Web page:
Center for Biological Diversity

For Immediate Release, January 22, 2018

Contact:  Abel Valdivia, Center for Biological Diversity, (510) 844-7103,
Jane Davenport, Defenders of Wildlife, (202) 772-3274,

Giant Manta Ray Listed as Threatened Under U.S. Endangered Species Act

Decision Recognizes International Overfishing But Fails to Adopt Key Protections

WASHINGTON— The National Marine Fisheries Service protected the giant manta ray as threatened today under the Endangered Species Act. The decision recognized threats from overfishing, climate change and lack of international protections, but failed to offer remedies to giant manta rays’ steep population declines.

Today’s listing responds to a petition from Defenders of Wildlife, with support from the Center for Biological Diversity, seeking federal protections of giant and reef manta rays. Both species are often killed for their gills, which are used in Asian medicine; the federal government denied protection of reef mantas last year.

“Listing giant manta rays under the Endangered Species Act is a good step, but now the U.S. and our international partners have to take concrete actions to protect them,” said Dr. Abel Valdivia, a marine ecologist at the Center. “We’ve got to move quickly to prevent these gentle giants from being wiped out by overfishing and the unregulated trade of their gills.”

Manta ray populations are threatened by intensive fishing by foreign commercial and artisanal fisheries across several Indo-Pacific and eastern Pacific countries. Regulations and conservation measures have failed in foreign nations to protect these gentle giants, which are targeted by the mostly unregulated international trade of their gills. Several manta ray populations have declined by up to 95 percent. 

Endangered Species Act protection will provide increased legal safeguards for giant manta rays to help ensure that the United States, which does not have a significant presence in the international gill plate trade, is not a marketplace or shipment point for the trade. Unfortunately the Fisheries Service determined that protective regulations on take and trade are not necessary because, it claims, the species is relatively well protected under U.S. jurisdiction.

“We welcome this decision recognizing that the giant manta ray’s populations are plummeting due to overharvesting and fisheries bycatch,” said Jane Davenport, a senior attorney at Defenders of Wildlife. “We are, however, very disappointed that the federal government chose not to extend any real legal protections to the species under the ESA. We will be scrutinizing the record of the decision to determine whether the agency fulfilled all of its legal obligations under the statute.”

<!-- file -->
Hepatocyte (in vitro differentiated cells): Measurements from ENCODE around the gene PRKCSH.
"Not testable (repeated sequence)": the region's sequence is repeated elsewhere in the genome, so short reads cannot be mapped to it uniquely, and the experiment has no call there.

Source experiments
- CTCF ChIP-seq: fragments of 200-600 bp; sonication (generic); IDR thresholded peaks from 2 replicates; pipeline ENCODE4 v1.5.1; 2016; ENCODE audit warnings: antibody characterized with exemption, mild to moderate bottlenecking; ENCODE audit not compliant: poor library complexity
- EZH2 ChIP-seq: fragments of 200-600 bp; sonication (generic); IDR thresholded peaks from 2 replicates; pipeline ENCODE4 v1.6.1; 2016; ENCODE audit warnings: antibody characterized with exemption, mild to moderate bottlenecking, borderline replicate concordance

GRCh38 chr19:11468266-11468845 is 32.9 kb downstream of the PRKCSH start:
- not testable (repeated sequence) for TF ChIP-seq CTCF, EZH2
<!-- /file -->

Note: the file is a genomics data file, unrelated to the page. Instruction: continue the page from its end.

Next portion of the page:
In many portion of the species’ range, current U.S. fishery, state, and territorial regulations prohibit the retention of manta rays by persons under U.S. jurisdiction. But, current regulations do not cover every U.S. state, territory or persons, and trade could potentially happen. Endangered Species Act prohibitions on take and trade would ensure the U.S. does not participate in this trade.

“We are glad the giant manta ray will finally receive threatened species protection it desperately needs. However, omitting the reef manta ray leaves the species vulnerable,” said Alejandra Goyenechea, senior international counsel at Defenders. “Several international conventions have identified both species as in need of immediate conservation measures. We should do the same here in U.S. waters.”

In 2013 manta rays were included on Appendix II of the Convention on International Trade in Endangered Species of Wild Fauna and Flora (CITES), which requires export permits of manta rays and manta ray products to ensure the products were legally acquired and are not detrimental to the survival of the species. The species is also listed in the Convention on the Conservation of Migratory Species and Wild Animals (CMS).

The Center for Biological Diversity is a national, nonprofit conservation organization with more than 1.6 million members and online activists dedicated to the protection of endangered species and wild places.

Defenders of Wildlife is dedicated to the protection of all native animals and plants in their natural communities. With more than 1.2 million members and activists, Defenders of Wildlife is a leading advocate for innovative solutions to safeguard our wildlife heritage for generations to come.

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